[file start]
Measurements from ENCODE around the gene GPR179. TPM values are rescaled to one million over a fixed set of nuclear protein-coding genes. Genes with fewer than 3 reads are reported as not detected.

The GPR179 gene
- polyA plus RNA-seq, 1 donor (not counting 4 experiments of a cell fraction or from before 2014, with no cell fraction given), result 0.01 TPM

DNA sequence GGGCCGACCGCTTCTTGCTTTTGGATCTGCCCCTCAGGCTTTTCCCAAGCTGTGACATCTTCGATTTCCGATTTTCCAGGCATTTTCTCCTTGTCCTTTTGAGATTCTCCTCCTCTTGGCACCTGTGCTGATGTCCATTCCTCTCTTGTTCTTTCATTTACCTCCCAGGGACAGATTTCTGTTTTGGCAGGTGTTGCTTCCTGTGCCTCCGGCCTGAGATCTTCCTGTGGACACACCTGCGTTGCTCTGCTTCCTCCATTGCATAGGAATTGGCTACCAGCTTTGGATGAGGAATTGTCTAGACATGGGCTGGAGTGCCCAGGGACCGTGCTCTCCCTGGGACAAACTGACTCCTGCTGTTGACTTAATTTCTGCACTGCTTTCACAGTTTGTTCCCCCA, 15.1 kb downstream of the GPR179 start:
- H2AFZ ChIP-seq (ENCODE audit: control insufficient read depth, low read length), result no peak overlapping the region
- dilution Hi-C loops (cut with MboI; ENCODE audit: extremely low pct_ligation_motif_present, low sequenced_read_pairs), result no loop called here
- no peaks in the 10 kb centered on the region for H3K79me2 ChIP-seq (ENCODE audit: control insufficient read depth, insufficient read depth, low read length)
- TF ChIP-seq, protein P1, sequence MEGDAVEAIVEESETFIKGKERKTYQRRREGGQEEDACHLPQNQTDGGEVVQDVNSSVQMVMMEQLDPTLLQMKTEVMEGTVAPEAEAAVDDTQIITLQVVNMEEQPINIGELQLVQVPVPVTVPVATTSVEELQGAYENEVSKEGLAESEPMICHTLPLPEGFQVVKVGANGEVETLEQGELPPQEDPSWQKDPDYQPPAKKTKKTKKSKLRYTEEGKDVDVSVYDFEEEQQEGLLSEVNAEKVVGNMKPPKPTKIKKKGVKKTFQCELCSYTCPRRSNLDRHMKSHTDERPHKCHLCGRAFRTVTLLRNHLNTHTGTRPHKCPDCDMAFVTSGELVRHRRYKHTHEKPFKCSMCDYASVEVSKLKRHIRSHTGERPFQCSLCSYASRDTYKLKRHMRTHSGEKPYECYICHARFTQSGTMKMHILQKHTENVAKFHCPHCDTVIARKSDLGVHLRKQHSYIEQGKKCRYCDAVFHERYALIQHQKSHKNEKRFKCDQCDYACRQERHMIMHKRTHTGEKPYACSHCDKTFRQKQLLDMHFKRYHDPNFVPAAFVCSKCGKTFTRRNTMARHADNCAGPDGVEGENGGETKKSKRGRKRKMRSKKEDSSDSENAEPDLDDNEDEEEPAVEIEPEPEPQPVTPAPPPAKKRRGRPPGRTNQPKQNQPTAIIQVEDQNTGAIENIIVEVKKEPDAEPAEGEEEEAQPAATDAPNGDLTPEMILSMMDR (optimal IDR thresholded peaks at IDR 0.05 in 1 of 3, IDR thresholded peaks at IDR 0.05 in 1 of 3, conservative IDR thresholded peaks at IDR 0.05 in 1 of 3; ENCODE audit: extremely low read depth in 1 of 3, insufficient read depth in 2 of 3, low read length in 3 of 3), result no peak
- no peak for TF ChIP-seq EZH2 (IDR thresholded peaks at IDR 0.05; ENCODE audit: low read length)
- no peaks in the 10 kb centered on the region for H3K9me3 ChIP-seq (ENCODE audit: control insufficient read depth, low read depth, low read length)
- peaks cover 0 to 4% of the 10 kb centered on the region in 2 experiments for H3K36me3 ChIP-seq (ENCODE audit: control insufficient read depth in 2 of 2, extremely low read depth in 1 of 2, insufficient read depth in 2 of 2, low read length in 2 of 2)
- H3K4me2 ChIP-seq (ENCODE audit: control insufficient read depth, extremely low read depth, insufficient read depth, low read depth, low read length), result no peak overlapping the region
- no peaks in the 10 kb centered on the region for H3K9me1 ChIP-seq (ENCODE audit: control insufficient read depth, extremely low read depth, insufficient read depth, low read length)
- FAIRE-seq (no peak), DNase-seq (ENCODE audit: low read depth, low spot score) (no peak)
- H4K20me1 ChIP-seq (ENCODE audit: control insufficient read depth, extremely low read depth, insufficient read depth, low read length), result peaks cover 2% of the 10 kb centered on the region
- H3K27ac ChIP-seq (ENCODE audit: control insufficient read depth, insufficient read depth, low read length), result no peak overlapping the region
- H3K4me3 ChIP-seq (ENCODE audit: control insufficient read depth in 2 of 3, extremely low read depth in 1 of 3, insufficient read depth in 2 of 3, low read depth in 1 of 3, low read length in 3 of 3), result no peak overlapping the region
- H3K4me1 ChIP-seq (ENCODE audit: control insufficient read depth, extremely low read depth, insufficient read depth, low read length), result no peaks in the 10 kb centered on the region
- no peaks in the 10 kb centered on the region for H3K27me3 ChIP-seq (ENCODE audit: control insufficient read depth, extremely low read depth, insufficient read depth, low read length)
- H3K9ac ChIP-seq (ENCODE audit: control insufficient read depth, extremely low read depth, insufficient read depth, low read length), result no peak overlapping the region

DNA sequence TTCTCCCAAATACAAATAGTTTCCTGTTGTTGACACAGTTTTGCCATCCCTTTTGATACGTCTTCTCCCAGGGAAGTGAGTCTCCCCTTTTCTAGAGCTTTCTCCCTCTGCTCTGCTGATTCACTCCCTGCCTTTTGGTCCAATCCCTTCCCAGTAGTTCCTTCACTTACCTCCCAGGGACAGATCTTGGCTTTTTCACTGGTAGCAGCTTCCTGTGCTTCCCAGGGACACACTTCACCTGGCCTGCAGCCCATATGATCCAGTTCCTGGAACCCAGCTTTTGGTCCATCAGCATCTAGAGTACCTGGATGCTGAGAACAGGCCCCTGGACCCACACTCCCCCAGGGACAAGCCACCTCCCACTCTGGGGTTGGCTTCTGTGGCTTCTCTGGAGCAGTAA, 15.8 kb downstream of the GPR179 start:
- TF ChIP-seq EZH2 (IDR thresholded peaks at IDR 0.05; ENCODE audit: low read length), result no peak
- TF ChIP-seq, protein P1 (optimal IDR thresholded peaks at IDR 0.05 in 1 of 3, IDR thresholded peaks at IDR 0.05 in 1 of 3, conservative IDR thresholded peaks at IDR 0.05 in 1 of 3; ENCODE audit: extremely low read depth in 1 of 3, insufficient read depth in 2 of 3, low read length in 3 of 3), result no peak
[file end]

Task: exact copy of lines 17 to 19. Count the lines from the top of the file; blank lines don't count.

- H3K4me3 ChIP-seq (ENCODE audit: control insufficient read depth in 2 of 3, extremely low read depth in 1 of 3, insufficient read depth in 2 of 3, low read depth in 1 of 3, low read length in 3 of 3), result no peak overlapping the region
- H3K4me1 ChIP-seq (ENCODE audit: control insufficient read depth, extremely low read depth, insufficient read depth, low read length), result no peaks in the 10 kb centered on the region
- no peaks in the 10 kb centered on the region for H3K27me3 ChIP-seq (ENCODE audit: control insufficient read depth, extremely low read depth, insufficient read depth, low read length)